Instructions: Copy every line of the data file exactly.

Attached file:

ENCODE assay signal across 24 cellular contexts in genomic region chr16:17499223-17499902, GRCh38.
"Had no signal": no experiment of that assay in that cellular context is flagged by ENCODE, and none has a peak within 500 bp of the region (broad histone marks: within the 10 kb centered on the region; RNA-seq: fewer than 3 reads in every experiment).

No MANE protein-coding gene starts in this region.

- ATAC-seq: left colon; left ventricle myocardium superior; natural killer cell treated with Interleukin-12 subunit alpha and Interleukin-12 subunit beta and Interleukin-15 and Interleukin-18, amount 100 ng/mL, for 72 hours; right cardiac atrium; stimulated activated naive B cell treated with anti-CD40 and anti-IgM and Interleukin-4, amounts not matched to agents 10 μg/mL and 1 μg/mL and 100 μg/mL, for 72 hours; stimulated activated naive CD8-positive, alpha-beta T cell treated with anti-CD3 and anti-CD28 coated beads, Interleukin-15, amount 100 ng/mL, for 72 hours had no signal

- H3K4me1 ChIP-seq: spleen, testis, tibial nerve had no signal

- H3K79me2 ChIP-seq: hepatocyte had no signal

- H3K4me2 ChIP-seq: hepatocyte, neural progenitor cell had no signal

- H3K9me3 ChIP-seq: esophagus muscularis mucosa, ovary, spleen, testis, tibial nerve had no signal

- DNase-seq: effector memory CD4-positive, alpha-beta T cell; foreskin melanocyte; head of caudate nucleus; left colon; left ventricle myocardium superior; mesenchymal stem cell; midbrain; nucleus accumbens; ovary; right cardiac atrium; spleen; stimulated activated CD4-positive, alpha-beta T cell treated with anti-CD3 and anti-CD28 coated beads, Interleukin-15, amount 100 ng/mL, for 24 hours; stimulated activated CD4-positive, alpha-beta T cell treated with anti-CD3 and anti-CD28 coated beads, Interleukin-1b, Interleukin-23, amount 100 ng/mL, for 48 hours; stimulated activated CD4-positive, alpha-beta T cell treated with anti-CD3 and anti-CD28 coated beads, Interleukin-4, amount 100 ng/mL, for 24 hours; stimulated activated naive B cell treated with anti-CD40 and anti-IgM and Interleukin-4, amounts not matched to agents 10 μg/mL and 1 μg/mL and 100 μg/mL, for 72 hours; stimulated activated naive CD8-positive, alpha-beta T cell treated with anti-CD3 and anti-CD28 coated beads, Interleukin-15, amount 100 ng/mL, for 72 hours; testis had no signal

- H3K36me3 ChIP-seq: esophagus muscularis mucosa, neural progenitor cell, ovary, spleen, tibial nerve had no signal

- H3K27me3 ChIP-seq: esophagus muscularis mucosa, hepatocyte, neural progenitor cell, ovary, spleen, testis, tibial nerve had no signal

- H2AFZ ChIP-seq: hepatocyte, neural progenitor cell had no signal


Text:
ENCODE assay signal across 24 cellular contexts in genomic region chr16:17499223-17499902, GRCh38.
"Had no signal": no experiment of that assay in that cellular context is flagged by ENCODE, and none has a peak within 500 bp of the region (broad histone marks: within the 10 kb centered on the region; RNA-seq: fewer than 3 reads in every experiment).

No MANE protein-coding gene starts in this region.

- ATAC-seq: left colon; left ventricle myocardium superior; natural killer cell treated with Interleukin-12 subunit alpha and Interleukin-12 subunit beta and Interleukin-15 and Interleukin-18, amount 100 ng/mL, for 72 hours; right cardiac atrium; stimulated activated naive B cell treated with anti-CD40 and anti-IgM and Interleukin-4, amounts not matched to agents 10 μg/mL and 1 μg/mL and 100 μg/mL, for 72 hours; stimulated activated naive CD8-positive, alpha-beta T cell treated with anti-CD3 and anti-CD28 coated beads, Interleukin-15, amount 100 ng/mL, for 72 hours had no signal

- H3K4me1 ChIP-seq: spleen, testis, tibial nerve had no signal

- H3K79me2 ChIP-seq: hepatocyte had no signal

- H3K4me2 ChIP-seq: hepatocyte, neural progenitor cell had no signal

- H3K9me3 ChIP-seq: esophagus muscularis mucosa, ovary, spleen, testis, tibial nerve had no signal

- DNase-seq: effector memory CD4-positive, alpha-beta T cell; foreskin melanocyte; head of caudate nucleus; left colon; left ventricle myocardium superior; mesenchymal stem cell; midbrain; nucleus accumbens; ovary; right cardiac atrium; spleen; stimulated activated CD4-positive, alpha-beta T cell treated with anti-CD3 and anti-CD28 coated beads, Interleukin-15, amount 100 ng/mL, for 24 hours; stimulated activated CD4-positive, alpha-beta T cell treated with anti-CD3 and anti-CD28 coated beads, Interleukin-1b, Interleukin-23, amount 100 ng/mL, for 48 hours; stimulated activated CD4-positive, alpha-beta T cell treated with anti-CD3 and anti-CD28 coated beads, Interleukin-4, amount 100 ng/mL, for 24 hours; stimulated activated naive B cell treated with anti-CD40 and anti-IgM and Interleukin-4, amounts not matched to agents 10 μg/mL and 1 μg/mL and 100 μg/mL, for 72 hours; stimulated activated naive CD8-positive, alpha-beta T cell treated with anti-CD3 and anti-CD28 coated beads, Interleukin-15, amount 100 ng/mL, for 72 hours; testis had no signal

- H3K36me3 ChIP-seq: esophagus muscularis mucosa, neural progenitor cell, ovary, spleen, tibial nerve had no signal

- H3K27me3 ChIP-seq: esophagus muscularis mucosa, hepatocyte, neural progenitor cell, ovary, spleen, testis, tibial nerve had no signal

- H2AFZ ChIP-seq: hepatocyte, neural progenitor cell had no signal